U.S. Law Enforcement Targets Fraud Facilitators, Doubling Last Year’s Enforcement

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FILE PHOTO: The DOJ logo is pictured on a wall after a news conference in New York

PORTLAND, Maine: The Department of Justice, FBI, U.S. Postal Inspection Service and five other federal law enforcement agencies announced the completion of the fourth annual Money Mule Initiative, which targeted networks of individuals through which international fraudsters obtain proceeds of fraud schemes. These individuals, sometimes referred to as money mules, receive money from fraud victims and forward the illicit funds, often to overseas perpetrators. 

By receiving and transferring illicit funds, money mules facilitate a wide range of fraud schemes, including those that often predominately impact older Americans — like romance scams and lottery fraud — and those that target companies through business e-mail compromise schemes. Money mules also assist the theft of funds earmarked for pandemic relief, including unemployment insurance and small business loan funds. Some money mules are aware that their actions facilitate international fraud schemes. Others, however, first interact with fraud schemes as victims and may be unaware that their actions are furthering criminal activity.         

U.S. law enforcement took action to address 4,750 money mules over the last 10 weeks; enforcement actions occurred in every state in the country. These actions more than doubled the number of actions taken during last year’s effort. Agencies are also conducting outreach to educate the public about how fraudsters use money mules and how to avoid unknowingly assisting fraud by receiving and transferring money.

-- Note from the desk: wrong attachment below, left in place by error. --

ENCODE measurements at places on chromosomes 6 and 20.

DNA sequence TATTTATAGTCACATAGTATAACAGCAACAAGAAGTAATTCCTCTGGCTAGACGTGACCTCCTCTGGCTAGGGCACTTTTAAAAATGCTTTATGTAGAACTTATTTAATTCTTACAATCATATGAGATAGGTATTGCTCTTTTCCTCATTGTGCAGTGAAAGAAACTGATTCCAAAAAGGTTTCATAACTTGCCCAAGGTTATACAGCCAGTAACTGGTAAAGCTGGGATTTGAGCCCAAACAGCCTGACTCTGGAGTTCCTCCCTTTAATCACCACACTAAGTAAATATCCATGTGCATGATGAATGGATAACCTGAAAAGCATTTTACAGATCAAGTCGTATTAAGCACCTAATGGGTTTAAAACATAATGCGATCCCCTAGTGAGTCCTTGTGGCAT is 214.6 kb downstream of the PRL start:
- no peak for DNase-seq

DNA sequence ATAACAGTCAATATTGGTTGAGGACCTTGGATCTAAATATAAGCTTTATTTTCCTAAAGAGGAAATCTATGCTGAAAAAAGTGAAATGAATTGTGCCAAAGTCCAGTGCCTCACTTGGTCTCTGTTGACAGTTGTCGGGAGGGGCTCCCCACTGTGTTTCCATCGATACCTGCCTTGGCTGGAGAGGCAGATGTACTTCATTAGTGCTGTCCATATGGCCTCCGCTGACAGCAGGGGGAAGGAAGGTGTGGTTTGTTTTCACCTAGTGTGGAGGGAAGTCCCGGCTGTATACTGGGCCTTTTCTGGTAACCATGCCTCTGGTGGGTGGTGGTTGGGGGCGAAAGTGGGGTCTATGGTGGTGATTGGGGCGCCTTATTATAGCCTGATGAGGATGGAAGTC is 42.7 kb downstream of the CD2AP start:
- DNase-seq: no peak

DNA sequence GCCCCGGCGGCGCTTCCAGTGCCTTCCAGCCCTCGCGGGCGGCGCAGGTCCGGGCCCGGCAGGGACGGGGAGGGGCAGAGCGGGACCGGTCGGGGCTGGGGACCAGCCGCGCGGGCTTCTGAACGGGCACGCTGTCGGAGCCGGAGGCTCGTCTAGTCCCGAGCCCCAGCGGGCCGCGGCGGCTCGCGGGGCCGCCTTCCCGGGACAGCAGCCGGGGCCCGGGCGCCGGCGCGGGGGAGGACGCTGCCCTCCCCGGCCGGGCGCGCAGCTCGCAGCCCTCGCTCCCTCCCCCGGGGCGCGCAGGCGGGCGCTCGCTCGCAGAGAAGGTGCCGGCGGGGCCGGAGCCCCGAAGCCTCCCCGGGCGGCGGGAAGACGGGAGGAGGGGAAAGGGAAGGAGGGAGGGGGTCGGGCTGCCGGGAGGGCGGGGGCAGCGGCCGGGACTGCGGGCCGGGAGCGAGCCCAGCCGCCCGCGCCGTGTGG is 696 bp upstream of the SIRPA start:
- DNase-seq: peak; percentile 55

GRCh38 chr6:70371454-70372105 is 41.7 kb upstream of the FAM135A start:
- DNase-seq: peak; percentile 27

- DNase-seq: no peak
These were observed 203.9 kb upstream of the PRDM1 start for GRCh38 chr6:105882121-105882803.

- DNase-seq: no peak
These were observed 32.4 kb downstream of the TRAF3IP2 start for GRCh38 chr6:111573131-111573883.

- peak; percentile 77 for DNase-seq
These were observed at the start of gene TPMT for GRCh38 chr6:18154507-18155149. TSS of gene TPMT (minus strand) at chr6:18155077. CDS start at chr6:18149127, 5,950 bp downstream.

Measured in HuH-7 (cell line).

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Two defendants face charges in the District of Maine as a result of this initiative.  Cheryl White, 58, of Westbrook, and David Clukey, 58, of Auburn, are each charged with multiple counts of money laundering.  Each faces up to 20 years in prison and a fine of up to $500,000.  An indictment is merely an allegation and all defendants are presumed innocent until proven guilty beyond a reasonable doubt in a court of law.

Agencies also turned their attention to educating the public about how fraudsters recruit individuals to serve as money mules, signs of money mule activity and steps that should be taken if someone has unknowingly facilitated fraud by moving money.

These efforts included:


Additional information about the national initiative is available here.  For more information on money mules, please visit https://www.justice.gov/civil/consumer-protection-branch/money-mule-initiative.



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